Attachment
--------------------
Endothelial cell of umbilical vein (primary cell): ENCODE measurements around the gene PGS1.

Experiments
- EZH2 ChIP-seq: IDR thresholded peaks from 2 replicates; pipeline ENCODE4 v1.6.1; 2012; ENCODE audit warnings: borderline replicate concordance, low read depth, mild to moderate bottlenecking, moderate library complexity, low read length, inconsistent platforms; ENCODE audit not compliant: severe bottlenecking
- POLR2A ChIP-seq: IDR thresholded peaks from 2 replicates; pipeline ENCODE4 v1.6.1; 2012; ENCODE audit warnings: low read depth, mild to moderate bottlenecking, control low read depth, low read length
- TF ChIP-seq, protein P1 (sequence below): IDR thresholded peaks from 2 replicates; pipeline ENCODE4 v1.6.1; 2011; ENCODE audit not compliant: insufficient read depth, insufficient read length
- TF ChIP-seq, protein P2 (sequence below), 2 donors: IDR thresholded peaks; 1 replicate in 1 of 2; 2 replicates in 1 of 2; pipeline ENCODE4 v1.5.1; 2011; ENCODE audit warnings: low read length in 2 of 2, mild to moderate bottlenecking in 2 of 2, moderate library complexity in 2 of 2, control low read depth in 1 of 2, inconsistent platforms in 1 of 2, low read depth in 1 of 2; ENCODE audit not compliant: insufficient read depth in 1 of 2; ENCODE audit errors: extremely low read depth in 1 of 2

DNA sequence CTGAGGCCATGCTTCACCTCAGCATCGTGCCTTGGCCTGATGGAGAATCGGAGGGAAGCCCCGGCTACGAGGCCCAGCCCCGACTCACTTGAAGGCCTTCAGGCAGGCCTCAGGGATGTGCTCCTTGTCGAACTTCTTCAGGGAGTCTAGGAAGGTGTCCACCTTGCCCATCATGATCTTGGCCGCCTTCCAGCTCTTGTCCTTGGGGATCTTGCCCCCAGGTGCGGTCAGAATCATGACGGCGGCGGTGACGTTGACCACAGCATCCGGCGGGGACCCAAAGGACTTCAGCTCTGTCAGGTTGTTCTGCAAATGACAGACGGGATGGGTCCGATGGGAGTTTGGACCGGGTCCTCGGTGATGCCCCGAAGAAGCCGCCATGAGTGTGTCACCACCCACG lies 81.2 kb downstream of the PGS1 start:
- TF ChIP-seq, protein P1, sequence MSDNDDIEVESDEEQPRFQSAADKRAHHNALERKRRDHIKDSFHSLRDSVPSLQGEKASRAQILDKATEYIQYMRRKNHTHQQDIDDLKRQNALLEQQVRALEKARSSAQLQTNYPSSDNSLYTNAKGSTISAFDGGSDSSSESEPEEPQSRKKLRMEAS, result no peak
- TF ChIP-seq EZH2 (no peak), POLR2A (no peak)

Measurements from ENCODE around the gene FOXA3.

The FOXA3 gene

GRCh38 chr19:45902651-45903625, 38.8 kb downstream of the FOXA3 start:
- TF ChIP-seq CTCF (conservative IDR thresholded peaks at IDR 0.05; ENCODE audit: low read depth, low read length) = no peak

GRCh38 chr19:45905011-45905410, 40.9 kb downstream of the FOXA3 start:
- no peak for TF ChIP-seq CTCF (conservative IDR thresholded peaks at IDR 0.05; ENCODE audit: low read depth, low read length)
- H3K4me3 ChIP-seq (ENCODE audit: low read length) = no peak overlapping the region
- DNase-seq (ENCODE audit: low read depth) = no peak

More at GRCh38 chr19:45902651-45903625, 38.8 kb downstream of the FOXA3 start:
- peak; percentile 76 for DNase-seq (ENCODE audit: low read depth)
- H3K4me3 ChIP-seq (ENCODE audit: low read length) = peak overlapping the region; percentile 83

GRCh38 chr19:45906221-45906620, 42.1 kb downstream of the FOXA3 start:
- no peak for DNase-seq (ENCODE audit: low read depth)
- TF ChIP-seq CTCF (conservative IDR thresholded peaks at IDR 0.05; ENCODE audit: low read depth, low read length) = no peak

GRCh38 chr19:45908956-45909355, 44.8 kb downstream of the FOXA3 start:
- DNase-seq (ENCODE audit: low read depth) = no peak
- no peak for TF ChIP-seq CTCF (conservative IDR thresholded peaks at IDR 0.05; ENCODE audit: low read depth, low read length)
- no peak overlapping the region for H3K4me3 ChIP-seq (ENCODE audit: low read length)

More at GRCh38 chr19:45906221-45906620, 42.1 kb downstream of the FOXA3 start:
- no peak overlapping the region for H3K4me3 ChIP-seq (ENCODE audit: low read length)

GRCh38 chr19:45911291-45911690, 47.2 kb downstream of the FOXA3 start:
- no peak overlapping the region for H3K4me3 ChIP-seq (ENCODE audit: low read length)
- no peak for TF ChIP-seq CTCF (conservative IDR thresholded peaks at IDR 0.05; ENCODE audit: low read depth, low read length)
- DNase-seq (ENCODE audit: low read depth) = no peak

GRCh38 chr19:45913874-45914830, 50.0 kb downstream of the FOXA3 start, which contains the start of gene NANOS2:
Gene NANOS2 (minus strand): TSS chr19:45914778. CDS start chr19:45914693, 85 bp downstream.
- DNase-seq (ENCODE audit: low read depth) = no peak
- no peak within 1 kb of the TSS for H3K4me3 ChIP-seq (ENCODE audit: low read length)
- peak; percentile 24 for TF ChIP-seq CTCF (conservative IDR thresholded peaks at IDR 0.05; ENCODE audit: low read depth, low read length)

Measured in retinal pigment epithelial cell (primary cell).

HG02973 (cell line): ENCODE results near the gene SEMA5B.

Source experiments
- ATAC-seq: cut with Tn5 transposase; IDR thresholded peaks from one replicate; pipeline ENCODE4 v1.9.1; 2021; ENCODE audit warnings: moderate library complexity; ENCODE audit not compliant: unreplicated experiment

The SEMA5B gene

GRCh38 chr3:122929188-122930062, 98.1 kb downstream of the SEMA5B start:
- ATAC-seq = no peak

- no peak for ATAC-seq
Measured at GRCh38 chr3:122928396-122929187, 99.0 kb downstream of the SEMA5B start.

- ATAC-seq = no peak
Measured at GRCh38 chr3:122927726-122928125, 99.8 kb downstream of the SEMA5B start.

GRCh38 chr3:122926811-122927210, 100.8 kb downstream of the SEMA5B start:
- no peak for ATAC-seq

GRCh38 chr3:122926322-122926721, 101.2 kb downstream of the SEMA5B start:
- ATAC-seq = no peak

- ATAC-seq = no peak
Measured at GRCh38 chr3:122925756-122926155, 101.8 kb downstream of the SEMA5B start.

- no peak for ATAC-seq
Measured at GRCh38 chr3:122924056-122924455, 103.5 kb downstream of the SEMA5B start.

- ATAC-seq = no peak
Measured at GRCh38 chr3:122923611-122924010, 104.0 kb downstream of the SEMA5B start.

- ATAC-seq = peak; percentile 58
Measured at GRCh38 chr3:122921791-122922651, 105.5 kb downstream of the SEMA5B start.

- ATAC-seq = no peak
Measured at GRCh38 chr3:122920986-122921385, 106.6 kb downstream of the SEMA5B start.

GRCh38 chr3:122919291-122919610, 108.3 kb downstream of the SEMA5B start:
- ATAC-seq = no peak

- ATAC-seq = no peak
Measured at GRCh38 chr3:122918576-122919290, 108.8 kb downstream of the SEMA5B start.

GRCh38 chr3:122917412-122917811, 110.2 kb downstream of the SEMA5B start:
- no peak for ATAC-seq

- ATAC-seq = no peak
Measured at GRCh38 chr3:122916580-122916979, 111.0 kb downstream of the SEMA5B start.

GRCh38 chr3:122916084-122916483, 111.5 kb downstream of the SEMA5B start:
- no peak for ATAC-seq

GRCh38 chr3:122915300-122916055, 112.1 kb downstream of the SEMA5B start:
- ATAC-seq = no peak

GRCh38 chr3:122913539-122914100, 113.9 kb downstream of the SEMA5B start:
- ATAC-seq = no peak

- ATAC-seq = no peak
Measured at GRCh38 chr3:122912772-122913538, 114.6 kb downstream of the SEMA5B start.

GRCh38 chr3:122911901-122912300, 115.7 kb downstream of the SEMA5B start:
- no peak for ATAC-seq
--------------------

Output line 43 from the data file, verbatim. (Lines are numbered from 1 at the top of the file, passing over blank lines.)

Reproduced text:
The SEMA5B gene